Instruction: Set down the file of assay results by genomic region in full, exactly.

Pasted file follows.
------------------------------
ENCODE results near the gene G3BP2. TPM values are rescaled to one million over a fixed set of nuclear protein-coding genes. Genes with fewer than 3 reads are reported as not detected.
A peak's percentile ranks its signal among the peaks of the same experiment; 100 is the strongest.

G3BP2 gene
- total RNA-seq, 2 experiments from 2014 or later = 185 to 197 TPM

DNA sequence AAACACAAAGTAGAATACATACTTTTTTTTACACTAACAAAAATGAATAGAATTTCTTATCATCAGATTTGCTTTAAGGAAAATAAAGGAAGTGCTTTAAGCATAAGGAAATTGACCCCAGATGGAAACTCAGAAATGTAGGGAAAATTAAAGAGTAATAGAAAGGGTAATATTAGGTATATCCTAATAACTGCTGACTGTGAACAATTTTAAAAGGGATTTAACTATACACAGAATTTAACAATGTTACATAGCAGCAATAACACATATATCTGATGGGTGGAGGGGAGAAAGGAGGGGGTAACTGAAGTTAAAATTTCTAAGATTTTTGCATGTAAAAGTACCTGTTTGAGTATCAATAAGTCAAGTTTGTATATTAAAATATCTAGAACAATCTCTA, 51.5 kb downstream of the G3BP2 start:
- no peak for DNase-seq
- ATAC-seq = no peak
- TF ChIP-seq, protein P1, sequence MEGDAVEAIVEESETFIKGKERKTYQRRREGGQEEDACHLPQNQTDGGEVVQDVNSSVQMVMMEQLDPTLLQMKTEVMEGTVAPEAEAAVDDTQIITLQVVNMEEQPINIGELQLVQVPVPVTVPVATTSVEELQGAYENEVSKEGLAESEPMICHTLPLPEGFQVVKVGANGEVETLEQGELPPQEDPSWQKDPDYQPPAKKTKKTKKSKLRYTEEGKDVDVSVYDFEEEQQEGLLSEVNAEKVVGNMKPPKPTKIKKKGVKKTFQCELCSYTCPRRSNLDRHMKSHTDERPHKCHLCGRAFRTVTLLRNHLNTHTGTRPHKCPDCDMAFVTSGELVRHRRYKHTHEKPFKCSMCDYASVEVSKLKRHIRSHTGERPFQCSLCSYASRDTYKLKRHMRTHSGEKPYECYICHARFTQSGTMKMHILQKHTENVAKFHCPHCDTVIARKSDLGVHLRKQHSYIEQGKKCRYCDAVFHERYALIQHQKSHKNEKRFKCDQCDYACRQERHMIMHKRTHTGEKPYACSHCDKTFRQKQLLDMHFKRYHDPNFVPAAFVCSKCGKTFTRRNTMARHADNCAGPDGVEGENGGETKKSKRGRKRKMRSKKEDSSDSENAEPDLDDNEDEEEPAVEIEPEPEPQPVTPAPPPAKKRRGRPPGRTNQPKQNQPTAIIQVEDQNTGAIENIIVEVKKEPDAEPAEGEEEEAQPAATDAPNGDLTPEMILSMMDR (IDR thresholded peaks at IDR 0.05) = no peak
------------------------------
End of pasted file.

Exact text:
ENCODE results near the gene G3BP2. TPM values are rescaled to one million over a fixed set of nuclear protein-coding genes. Genes with fewer than 3 reads are reported as not detected.
A peak's percentile ranks its signal among the peaks of the same experiment; 100 is the strongest.

G3BP2 gene
- total RNA-seq, 2 experiments from 2014 or later = 185 to 197 TPM

DNA sequence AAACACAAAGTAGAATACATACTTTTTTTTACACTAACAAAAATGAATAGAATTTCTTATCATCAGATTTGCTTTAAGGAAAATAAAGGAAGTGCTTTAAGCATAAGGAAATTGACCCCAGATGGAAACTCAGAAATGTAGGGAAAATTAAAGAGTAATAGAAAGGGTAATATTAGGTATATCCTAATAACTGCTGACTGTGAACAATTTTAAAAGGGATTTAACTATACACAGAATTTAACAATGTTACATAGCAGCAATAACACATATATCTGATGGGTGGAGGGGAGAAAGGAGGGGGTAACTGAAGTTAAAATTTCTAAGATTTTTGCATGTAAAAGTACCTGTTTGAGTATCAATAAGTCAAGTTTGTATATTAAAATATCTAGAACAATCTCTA, 51.5 kb downstream of the G3BP2 start:
- no peak for DNase-seq
- ATAC-seq = no peak
- TF ChIP-seq, protein P1, sequence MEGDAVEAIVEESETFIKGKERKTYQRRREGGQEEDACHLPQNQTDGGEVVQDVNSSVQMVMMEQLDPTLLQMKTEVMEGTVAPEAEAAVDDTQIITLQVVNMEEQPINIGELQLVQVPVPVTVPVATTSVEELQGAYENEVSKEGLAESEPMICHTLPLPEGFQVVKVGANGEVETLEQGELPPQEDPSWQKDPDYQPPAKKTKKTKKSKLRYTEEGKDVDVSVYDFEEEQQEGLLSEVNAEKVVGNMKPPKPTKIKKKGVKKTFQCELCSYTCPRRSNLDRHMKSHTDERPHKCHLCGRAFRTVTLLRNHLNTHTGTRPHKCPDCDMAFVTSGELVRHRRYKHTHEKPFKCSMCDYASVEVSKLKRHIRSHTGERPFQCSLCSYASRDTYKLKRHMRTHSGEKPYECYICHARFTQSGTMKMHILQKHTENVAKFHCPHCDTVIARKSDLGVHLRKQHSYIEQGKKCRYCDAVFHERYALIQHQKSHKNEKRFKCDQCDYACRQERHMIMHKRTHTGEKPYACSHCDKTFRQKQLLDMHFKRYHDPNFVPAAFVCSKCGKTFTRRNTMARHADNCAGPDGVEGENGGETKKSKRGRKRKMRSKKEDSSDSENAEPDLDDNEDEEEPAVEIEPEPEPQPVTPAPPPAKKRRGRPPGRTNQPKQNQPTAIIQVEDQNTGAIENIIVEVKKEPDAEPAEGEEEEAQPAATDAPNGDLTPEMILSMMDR (IDR thresholded peaks at IDR 0.05) = no peak